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Korrigering (1975)

av Thomas Bernhard

MedlemmarRecensionerPopularitetGenomsnittligt betygOmnämnanden
692923,677 (4.25)42
"Bernhard's prose is lapidary and translucent in its vocabulary, but sinuous and formidably dense in its phrasing. This prose enacts the essential motif of the novel: the notion that every 'correction' is also a negation . . . . The remarkable point is the extent to which the ascetic compactness of Bernhard's style turns these abstractions into a sensory presence . . . . [Bernhard's] connections, at once developmental and contrastive, with the great 'Austrian' constellation of Hofmannsthal, Kafka, Musil and Broch become ever clearer."—George Steiner, Times Literary Supplement "Correction is something exceedingly rare among novels of recent years: a paradigm of consciousness and not simply a product . . . . Bernhard has said that 'the art we need is the art of bearing the unbearable,' and his novel joins that small group of literary works which nobly help us to do that."—Richard Gilman, The Nation "It is high time that we keep Bernhard firmly in our mind, as European readers have been doing for many years now."—Peter Demetz, Christian Science Monitor… (mer)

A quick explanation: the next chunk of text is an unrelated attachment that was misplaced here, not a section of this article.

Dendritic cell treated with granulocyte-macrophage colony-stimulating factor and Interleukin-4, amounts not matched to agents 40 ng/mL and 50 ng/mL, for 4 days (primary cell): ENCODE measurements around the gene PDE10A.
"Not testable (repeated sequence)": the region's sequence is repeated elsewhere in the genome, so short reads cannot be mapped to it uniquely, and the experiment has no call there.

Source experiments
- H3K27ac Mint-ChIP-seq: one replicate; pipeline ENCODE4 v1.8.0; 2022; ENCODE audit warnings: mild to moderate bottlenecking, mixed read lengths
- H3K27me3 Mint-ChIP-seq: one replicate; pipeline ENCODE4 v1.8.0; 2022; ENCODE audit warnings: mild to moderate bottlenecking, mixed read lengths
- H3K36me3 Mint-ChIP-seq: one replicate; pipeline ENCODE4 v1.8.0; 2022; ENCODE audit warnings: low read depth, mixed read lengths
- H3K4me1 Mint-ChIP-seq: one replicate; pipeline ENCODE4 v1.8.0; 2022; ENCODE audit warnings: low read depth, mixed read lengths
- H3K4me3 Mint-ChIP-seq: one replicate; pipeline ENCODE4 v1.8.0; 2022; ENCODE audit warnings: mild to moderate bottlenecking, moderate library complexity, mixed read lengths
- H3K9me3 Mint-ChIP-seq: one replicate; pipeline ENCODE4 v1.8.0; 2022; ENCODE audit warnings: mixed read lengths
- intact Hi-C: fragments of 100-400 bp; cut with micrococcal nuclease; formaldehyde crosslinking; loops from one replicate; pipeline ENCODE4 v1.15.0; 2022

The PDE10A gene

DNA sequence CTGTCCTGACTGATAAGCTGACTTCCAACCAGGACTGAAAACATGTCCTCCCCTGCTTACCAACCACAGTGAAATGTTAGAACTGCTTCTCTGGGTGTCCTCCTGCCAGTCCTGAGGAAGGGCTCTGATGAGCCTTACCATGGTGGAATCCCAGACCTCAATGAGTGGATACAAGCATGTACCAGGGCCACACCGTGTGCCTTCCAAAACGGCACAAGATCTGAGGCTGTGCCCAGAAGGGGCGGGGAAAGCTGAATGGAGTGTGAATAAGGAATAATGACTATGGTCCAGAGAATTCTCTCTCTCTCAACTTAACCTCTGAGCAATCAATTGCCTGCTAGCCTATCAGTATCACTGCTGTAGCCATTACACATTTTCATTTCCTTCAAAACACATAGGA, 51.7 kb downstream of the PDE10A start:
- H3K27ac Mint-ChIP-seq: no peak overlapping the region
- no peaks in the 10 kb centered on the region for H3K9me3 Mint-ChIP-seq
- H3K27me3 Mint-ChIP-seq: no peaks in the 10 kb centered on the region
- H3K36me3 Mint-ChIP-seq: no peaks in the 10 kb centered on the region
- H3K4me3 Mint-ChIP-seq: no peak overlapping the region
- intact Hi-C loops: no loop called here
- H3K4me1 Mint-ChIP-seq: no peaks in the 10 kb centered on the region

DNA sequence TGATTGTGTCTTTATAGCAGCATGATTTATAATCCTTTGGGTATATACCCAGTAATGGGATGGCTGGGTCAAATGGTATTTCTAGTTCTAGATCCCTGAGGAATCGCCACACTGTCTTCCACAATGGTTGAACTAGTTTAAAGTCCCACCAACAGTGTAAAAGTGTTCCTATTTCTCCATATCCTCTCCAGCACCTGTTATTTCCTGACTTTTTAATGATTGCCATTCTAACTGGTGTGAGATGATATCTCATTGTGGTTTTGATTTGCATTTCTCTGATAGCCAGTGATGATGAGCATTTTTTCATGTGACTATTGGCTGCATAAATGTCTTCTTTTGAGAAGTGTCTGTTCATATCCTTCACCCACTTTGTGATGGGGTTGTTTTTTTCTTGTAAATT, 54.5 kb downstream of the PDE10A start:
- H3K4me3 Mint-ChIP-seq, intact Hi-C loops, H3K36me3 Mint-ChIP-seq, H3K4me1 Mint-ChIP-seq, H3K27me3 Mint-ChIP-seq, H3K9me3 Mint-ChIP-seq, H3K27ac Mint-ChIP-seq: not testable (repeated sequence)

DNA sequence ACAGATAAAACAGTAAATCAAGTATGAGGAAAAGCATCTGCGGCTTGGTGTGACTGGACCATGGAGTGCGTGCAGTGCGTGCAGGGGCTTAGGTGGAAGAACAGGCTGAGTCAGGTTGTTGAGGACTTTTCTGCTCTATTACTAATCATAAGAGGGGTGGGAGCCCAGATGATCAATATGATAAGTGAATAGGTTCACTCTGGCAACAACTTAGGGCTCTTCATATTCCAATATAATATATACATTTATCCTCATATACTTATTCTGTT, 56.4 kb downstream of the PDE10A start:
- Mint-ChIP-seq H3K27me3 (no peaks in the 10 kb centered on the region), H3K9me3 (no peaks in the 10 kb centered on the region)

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Visa 1-5 av 9 (nästa | visa alla)
While reading it, this impressed me less than Bernhard's other larger novels, but it seems to have stuck with me. ( )
  stillatim | Oct 23, 2020 |
Addictive, relentless, obsessional writing
Correction is a strange book, at times bewildering, but overall enthralling, in particular the dense style, which I found addictive.